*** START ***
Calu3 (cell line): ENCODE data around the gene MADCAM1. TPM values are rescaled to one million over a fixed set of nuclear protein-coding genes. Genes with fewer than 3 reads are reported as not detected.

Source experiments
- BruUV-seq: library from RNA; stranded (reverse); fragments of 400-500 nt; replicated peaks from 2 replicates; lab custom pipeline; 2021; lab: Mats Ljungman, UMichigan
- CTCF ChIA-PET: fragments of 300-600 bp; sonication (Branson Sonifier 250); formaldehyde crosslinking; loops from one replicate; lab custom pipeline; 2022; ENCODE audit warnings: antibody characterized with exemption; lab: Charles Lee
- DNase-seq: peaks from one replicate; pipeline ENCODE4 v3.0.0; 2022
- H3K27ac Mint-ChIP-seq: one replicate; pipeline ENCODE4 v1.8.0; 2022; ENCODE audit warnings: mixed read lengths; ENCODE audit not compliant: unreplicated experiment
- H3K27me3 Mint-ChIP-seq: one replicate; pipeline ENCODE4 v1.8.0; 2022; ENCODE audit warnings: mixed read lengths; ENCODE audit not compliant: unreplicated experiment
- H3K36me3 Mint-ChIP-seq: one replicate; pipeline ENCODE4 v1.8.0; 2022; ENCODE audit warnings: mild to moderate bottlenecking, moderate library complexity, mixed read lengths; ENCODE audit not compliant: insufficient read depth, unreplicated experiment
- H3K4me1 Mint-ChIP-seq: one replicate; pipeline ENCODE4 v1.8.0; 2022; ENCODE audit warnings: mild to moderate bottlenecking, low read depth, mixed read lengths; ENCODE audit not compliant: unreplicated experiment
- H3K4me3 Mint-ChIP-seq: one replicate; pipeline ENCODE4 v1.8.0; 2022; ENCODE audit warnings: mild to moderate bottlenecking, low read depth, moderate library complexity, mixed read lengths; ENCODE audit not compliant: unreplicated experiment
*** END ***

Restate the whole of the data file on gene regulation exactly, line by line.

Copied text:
Calu3 (cell line): ENCODE data around the gene MADCAM1. TPM values are rescaled to one million over a fixed set of nuclear protein-coding genes. Genes with fewer than 3 reads are reported as not detected.

Source experiments
- BruUV-seq: library from RNA; stranded (reverse); fragments of 400-500 nt; replicated peaks from 2 replicates; lab custom pipeline; 2021; lab: Mats Ljungman, UMichigan
- CTCF ChIA-PET: fragments of 300-600 bp; sonication (Branson Sonifier 250); formaldehyde crosslinking; loops from one replicate; lab custom pipeline; 2022; ENCODE audit warnings: antibody characterized with exemption; lab: Charles Lee
- DNase-seq: peaks from one replicate; pipeline ENCODE4 v3.0.0; 2022
- H3K27ac Mint-ChIP-seq: one replicate; pipeline ENCODE4 v1.8.0; 2022; ENCODE audit warnings: mixed read lengths; ENCODE audit not compliant: unreplicated experiment
- H3K27me3 Mint-ChIP-seq: one replicate; pipeline ENCODE4 v1.8.0; 2022; ENCODE audit warnings: mixed read lengths; ENCODE audit not compliant: unreplicated experiment
- H3K36me3 Mint-ChIP-seq: one replicate; pipeline ENCODE4 v1.8.0; 2022; ENCODE audit warnings: mild to moderate bottlenecking, moderate library complexity, mixed read lengths; ENCODE audit not compliant: insufficient read depth, unreplicated experiment
- H3K4me1 Mint-ChIP-seq: one replicate; pipeline ENCODE4 v1.8.0; 2022; ENCODE audit warnings: mild to moderate bottlenecking, low read depth, mixed read lengths; ENCODE audit not compliant: unreplicated experiment
- H3K4me3 Mint-ChIP-seq: one replicate; pipeline ENCODE4 v1.8.0; 2022; ENCODE audit warnings: mild to moderate bottlenecking, low read depth, moderate library complexity, mixed read lengths; ENCODE audit not compliant: unreplicated experiment